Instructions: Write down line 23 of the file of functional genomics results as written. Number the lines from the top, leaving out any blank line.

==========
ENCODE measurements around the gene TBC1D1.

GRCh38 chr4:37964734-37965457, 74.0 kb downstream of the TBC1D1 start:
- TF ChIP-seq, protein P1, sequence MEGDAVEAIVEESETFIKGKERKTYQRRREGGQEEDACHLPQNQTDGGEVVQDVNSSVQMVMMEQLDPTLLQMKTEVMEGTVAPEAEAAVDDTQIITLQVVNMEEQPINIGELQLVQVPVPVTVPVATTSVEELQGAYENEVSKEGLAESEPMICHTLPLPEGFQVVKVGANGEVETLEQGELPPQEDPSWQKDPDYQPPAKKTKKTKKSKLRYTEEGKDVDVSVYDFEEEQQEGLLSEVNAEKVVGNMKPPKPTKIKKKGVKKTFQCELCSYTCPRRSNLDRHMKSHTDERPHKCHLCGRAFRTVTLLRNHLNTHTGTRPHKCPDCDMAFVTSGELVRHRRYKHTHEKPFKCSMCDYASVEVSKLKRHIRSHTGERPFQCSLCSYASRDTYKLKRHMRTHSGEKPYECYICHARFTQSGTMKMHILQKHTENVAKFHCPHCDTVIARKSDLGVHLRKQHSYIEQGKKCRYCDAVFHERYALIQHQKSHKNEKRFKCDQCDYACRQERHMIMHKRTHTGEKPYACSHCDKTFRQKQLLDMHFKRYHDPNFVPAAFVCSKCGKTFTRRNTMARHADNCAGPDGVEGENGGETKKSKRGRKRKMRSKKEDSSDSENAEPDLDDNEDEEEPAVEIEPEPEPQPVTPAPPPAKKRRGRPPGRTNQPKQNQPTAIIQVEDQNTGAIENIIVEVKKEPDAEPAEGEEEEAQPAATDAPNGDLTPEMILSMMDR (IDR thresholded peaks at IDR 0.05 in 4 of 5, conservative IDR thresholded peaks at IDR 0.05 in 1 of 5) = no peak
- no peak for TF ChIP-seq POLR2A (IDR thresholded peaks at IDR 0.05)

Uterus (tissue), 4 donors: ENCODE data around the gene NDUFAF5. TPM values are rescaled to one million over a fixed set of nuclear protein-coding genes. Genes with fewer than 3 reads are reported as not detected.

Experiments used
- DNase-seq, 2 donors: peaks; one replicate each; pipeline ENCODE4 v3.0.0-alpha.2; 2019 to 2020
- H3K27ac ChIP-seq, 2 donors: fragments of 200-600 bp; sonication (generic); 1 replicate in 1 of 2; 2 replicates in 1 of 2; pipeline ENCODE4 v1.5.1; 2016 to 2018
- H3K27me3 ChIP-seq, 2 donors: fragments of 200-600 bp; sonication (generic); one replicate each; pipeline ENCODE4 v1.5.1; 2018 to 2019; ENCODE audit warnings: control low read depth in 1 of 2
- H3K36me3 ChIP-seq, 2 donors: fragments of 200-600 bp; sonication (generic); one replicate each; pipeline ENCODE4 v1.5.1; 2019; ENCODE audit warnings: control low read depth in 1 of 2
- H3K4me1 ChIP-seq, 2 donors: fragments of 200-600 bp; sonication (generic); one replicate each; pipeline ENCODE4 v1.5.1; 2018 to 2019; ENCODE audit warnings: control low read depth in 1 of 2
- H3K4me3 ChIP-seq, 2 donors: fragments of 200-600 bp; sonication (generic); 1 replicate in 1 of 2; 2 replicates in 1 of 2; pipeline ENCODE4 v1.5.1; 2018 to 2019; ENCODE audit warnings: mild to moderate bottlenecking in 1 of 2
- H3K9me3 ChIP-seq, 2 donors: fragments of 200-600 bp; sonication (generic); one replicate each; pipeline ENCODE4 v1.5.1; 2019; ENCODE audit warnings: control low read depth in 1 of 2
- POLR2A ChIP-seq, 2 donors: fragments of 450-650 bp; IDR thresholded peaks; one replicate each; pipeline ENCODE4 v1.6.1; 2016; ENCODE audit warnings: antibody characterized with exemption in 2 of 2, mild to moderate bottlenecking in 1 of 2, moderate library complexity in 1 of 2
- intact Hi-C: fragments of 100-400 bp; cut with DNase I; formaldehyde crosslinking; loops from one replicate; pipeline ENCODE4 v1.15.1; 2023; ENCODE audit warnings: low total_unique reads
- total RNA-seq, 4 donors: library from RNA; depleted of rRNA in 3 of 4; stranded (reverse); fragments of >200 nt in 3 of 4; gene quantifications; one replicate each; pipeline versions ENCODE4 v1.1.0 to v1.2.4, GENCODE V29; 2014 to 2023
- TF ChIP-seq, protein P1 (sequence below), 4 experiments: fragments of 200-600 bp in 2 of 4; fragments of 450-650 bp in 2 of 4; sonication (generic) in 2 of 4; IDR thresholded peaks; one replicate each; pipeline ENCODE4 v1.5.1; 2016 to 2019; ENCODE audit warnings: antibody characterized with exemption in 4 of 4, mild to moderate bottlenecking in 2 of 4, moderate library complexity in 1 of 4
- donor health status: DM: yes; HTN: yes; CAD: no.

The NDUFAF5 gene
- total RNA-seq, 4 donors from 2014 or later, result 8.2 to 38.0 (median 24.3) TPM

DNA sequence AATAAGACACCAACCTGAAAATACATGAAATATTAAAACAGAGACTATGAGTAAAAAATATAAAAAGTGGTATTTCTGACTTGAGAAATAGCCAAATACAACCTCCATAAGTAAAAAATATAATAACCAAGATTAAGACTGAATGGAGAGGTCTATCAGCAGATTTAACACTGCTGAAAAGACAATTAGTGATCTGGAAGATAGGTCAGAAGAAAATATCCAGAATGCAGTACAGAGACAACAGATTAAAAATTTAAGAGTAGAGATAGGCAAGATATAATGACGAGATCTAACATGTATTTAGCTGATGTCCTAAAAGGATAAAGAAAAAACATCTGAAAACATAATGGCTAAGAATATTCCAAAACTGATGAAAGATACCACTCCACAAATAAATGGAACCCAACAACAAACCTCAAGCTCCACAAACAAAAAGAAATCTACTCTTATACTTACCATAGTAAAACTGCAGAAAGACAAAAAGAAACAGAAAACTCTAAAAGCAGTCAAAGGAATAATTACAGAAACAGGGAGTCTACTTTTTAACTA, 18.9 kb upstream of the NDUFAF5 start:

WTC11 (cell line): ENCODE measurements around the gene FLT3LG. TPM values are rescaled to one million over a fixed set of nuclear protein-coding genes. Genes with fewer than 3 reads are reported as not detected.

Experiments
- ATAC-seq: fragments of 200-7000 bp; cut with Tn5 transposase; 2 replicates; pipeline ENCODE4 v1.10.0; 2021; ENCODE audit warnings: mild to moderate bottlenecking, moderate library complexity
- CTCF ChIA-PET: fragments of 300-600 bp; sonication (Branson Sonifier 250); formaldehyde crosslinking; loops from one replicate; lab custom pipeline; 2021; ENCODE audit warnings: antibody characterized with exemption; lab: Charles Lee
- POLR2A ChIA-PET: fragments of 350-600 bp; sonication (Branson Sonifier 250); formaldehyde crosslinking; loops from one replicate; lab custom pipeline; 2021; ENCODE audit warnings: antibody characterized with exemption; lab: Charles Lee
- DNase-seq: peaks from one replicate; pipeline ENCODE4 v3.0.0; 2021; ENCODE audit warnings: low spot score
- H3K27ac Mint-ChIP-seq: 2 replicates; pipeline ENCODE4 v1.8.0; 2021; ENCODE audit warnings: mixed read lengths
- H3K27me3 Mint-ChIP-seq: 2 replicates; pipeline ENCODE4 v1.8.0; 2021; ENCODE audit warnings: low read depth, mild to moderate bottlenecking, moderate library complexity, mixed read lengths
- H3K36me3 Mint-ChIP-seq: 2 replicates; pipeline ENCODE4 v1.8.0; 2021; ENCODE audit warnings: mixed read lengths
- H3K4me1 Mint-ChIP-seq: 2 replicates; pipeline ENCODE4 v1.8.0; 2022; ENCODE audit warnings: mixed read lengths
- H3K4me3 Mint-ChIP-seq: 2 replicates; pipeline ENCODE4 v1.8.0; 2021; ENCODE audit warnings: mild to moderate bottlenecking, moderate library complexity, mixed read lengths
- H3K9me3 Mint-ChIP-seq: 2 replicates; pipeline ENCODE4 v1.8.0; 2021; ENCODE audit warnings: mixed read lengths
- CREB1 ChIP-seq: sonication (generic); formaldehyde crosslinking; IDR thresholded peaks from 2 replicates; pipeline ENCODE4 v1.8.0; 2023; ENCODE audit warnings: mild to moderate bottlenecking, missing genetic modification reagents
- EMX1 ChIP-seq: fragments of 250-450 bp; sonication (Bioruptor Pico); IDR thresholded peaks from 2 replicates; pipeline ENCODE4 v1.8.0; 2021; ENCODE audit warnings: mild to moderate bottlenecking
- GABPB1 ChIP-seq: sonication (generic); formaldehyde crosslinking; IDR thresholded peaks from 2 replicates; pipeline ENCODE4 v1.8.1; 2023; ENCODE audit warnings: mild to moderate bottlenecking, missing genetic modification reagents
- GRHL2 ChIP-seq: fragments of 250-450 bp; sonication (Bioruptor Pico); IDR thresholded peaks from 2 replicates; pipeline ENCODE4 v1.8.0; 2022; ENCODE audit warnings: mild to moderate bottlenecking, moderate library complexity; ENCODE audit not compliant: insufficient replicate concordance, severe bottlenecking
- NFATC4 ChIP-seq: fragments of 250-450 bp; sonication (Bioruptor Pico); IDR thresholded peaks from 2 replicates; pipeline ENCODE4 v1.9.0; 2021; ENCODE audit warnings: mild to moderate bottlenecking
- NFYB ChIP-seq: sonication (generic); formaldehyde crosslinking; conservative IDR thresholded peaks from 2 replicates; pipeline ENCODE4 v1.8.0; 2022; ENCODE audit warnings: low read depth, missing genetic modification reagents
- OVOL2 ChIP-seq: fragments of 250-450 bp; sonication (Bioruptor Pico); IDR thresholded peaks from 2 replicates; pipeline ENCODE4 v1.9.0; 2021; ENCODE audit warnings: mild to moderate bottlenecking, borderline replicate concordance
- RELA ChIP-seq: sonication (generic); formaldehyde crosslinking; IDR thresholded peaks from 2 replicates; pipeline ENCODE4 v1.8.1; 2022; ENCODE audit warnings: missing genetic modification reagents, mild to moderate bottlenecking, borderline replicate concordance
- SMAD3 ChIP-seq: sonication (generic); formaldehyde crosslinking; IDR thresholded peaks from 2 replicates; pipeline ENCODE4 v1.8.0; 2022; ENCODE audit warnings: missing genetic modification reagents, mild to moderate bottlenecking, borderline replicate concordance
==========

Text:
Experiments